What business can do: Companies should map business activities and business relationships with suppliers, customers and end users of products in China and conduct due diligence on business relationships to ensure that they are not working with entities involved in aiding human rights abuses. With business challenges related to Xinjiang unlikely to disappear in the short term, companies should work with third parties such as NGOs, industry associations and business associations to better understand the human rights situation, and they also should craft and pilot traceability measures in collaboration with peers. See guidance from the CBP on best practices here

3. Companies should begin planning for more stringent modern slavery disclosure requirements

The situation: In response to calls from business leaders, civil society and legislators to strengthen the U.K. Modern Slavery Act, the U.K. government in September announced proposals that would require businesses to report against each of the six reporting areas and would make approval and sign-off requirements more stringent. In September, the New South Wales government signaled its intent to enact a Modern Slavery Act (NSW MSA), which would include a provision to require more entities across Australia to submit a modern slavery statement by lowering the national reporting threshold from $76 million to $38 million. In addition, the NSW government indicated its position to levy financial penalties for breaches of the Act. A modern slavery disclosure bill also was introduced to Canada’s Senate in October. While sharing similarities with Australia, California and the U.K.’s disclosure legislation, Canada’s bill could be the first to allow personal liability for directors and officers for non-compliance.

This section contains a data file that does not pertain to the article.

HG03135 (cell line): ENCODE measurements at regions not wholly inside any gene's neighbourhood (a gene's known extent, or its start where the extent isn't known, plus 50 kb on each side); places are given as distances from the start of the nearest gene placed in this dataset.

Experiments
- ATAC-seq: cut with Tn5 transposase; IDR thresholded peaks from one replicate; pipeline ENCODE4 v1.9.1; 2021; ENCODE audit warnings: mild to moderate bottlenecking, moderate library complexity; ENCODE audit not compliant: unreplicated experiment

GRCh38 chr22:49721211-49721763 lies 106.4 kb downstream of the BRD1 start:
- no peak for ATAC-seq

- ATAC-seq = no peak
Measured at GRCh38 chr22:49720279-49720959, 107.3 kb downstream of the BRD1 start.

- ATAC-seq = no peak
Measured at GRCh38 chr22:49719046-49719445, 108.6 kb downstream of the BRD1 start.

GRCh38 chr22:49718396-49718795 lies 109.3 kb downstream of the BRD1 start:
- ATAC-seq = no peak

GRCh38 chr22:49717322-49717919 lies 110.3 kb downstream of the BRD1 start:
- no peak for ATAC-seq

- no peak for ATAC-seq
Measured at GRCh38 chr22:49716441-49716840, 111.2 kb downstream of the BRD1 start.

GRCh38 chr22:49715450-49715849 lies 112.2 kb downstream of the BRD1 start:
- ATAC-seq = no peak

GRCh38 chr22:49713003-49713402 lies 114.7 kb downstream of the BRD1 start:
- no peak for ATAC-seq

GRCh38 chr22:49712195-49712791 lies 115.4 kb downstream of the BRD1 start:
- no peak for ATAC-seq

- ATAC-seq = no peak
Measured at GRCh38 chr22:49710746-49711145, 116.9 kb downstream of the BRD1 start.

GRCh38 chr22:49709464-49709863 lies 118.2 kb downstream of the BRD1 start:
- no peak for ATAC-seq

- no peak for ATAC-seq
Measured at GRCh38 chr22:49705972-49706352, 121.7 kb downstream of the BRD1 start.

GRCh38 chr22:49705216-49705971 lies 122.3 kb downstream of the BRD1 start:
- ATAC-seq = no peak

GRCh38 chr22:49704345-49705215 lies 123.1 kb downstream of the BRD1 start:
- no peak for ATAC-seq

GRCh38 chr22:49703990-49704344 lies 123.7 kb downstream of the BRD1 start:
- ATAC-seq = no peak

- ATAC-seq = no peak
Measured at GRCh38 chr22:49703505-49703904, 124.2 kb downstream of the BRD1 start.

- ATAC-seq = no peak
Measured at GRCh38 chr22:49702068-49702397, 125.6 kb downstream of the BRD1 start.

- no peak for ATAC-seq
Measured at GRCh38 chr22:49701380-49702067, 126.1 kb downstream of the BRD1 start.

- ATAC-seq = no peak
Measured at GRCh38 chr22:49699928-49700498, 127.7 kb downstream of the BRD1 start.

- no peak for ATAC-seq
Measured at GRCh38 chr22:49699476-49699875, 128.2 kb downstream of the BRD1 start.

What business can do: Businesses subjected to the U.K. Modern Slavery Act should be prepared to report against the proposed requirements. Companies that are not captured under an existing legislative scheme should at minimum understand where human trafficking risks may be present in their supply chain and proactively take prevention measures. As more governments enact modern slavery acts, more robust legislation on supply chain due diligence is on the horizon

4. Companies should be aware of heightened scrutiny of illicit financial flows linked to human trafficking

The situation: There have been some signals suggesting that companies with weak compliance systems to capture proceeds associated with human trafficking may be the subject of future attention by government authorities.

For example, in July, Deutsche Bank was fined $150 million by the New York State Department of Financial Services for failing to maintain an effective and compliant anti-money laundering program related to client Jeffrey Epstein, his sex trafficking enterprise and correspondent banks. In September, Australia’s financial intelligence agency, AUSTRAC, reached a $1 billion settlement agreement with Westpac Banking Corporation for facilitating transactions that enabled child exploitation in the Philippines.

What business can do: Financial institutions should integrate indicators of human trafficking into their compliance systems to capture financial flows that may be connected to human trafficking. In addition to facing fines, financial institutions face potential criminal liability through the U.S. Trafficking Victims Protection Act and U.K. Criminal Finances Bill. Financial institutions should assess their links to human trafficking and forced labor holistically through their lending portfolios, core business operations, platform and business relationships. Guidance from the FAST initiative and FinCEN on identifying and reporting human trafficking may be a good start.